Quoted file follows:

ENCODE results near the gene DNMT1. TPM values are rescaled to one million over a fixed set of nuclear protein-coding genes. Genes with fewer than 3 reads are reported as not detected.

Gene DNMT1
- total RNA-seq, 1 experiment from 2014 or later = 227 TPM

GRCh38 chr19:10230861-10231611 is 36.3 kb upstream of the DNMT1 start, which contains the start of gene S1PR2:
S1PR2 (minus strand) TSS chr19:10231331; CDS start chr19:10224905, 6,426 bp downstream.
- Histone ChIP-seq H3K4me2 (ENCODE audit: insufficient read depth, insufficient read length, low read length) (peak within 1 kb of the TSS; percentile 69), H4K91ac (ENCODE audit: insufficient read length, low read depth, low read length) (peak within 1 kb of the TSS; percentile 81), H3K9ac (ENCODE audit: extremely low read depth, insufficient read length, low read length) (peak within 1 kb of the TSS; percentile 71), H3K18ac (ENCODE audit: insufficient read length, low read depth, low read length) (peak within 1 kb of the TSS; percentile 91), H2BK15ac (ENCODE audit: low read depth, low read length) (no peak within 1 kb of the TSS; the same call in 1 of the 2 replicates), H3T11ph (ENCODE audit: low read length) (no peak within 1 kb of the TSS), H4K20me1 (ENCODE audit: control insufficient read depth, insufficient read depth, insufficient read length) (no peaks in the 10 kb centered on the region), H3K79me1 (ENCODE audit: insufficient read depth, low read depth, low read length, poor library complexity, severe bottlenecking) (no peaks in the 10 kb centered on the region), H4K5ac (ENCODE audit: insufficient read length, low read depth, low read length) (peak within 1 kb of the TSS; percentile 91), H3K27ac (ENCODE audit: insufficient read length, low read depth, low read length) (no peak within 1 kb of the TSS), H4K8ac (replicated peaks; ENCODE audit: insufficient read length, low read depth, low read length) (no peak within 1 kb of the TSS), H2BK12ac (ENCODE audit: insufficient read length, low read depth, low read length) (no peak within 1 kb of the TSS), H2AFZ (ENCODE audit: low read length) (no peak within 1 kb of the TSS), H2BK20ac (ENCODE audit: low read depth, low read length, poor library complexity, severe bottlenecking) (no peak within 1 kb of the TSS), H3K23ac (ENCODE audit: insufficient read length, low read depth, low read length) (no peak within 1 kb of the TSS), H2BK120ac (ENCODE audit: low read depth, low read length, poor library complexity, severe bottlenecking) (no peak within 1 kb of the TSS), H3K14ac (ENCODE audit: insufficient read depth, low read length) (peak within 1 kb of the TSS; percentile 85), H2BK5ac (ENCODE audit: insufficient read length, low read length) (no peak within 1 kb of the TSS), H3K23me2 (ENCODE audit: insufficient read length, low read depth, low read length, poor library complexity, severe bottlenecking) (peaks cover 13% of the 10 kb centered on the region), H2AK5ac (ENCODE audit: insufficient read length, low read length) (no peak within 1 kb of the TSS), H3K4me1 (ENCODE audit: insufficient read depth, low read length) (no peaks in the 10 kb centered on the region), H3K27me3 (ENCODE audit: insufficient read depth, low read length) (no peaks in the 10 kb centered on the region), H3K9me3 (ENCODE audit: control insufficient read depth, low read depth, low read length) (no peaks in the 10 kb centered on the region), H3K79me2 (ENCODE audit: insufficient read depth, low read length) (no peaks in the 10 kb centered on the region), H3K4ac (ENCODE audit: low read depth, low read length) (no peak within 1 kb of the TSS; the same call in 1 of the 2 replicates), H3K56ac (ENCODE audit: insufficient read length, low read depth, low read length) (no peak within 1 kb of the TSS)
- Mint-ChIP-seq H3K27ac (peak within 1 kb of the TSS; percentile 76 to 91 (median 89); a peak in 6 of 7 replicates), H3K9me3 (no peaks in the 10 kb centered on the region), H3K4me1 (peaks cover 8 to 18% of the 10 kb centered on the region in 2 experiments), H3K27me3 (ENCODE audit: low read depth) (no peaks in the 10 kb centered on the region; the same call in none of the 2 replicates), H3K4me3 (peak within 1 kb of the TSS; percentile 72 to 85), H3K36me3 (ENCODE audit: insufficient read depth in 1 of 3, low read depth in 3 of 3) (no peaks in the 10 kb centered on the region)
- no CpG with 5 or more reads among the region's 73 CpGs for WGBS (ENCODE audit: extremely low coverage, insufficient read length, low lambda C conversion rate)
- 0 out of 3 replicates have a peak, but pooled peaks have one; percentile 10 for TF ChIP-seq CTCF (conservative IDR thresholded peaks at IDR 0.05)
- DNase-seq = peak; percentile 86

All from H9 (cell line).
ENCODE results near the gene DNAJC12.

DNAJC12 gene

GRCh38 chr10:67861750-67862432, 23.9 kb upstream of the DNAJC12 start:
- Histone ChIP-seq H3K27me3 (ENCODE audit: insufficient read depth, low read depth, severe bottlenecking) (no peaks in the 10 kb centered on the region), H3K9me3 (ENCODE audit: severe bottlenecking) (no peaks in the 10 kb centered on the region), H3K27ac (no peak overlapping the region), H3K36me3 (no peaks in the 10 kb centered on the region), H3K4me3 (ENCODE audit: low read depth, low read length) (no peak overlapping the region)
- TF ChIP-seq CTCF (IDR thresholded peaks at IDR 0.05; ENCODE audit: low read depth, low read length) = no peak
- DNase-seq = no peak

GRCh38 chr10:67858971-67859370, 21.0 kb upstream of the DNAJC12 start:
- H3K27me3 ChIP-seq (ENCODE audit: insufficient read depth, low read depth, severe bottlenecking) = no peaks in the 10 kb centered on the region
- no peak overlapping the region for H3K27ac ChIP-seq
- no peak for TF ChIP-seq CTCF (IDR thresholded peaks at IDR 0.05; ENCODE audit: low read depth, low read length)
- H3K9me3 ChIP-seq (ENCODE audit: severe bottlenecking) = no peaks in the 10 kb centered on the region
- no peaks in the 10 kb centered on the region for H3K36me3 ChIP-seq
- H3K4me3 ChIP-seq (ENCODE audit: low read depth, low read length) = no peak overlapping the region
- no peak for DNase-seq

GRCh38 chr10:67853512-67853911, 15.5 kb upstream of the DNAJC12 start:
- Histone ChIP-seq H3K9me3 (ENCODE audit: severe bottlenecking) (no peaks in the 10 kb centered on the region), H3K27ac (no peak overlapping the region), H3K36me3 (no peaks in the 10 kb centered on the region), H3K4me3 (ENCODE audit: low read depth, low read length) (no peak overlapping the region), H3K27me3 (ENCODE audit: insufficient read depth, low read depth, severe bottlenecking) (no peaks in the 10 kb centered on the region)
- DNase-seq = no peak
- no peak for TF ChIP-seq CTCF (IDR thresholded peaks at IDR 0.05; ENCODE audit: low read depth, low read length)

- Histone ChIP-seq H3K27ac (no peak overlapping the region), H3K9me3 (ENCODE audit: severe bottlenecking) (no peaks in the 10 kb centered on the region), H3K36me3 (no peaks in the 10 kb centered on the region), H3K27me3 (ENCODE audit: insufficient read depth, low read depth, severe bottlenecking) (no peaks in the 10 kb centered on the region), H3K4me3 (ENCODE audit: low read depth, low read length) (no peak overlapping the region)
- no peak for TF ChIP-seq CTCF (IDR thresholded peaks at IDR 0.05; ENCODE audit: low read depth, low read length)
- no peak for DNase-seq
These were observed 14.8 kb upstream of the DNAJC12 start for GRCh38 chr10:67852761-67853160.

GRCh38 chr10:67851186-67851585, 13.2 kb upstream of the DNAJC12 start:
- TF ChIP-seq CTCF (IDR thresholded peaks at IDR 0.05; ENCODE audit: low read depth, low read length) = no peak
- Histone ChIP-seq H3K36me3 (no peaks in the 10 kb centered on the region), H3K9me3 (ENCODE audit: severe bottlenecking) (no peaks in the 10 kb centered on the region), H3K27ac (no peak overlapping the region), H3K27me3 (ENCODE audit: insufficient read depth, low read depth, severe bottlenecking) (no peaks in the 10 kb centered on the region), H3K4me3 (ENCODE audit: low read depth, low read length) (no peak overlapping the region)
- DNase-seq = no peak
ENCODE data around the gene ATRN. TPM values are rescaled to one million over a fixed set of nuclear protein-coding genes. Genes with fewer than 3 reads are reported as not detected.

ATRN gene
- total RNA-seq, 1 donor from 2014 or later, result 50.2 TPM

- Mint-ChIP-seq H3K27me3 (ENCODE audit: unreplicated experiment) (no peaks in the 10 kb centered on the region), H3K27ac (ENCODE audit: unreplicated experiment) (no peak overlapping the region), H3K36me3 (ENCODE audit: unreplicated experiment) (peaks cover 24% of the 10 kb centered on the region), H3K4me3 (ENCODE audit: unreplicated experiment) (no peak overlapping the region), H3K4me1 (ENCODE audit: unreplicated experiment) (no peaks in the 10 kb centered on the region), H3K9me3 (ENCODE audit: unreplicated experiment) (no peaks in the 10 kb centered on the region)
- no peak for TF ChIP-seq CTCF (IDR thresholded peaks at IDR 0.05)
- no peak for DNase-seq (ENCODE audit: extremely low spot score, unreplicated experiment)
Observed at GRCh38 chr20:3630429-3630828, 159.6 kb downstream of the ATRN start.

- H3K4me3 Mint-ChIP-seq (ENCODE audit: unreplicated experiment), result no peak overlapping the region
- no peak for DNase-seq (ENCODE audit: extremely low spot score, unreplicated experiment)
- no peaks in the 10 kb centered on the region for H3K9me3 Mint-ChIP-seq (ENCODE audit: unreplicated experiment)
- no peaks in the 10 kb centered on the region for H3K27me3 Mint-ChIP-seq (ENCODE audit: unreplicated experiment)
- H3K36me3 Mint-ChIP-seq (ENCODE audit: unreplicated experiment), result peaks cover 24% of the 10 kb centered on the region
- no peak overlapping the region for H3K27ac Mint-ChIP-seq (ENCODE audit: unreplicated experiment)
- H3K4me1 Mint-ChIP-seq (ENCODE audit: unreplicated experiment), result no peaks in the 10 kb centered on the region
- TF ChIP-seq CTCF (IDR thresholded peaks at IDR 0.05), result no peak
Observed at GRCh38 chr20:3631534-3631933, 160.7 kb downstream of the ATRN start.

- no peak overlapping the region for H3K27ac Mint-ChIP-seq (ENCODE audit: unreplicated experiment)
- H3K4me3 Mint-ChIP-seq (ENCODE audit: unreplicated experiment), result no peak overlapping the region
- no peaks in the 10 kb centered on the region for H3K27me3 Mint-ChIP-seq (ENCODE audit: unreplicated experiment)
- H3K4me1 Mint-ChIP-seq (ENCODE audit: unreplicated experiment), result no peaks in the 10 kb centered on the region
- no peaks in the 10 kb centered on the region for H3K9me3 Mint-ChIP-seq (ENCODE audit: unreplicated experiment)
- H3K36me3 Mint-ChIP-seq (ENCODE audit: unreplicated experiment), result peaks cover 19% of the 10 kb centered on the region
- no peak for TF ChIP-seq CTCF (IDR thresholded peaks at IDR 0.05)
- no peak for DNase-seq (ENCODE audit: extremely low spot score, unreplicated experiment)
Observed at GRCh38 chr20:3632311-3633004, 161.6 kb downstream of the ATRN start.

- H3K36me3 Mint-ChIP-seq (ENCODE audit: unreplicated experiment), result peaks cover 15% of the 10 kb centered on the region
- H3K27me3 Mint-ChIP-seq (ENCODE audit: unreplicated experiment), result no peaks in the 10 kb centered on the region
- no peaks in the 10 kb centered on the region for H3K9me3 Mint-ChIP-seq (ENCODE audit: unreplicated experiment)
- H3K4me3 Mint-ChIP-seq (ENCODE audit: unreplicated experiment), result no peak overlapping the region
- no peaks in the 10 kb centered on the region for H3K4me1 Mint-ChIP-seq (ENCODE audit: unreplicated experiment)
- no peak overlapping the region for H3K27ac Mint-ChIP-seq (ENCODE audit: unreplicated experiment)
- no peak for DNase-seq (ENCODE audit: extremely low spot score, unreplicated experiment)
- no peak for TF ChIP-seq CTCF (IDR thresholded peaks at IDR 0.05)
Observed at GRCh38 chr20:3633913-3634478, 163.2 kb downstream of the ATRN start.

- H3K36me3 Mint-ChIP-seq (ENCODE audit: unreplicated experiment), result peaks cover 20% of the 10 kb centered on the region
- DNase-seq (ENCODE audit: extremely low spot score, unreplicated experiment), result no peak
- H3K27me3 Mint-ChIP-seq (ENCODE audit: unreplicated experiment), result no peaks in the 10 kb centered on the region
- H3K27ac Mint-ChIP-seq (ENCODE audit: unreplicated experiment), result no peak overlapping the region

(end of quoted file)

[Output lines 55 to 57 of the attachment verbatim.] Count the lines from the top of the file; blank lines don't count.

- H3K4me3 Mint-ChIP-seq (ENCODE audit: unreplicated experiment), result no peak overlapping the region
- no peaks in the 10 kb centered on the region for H3K27me3 Mint-ChIP-seq (ENCODE audit: unreplicated experiment)
- H3K4me1 Mint-ChIP-seq (ENCODE audit: unreplicated experiment), result no peaks in the 10 kb centered on the region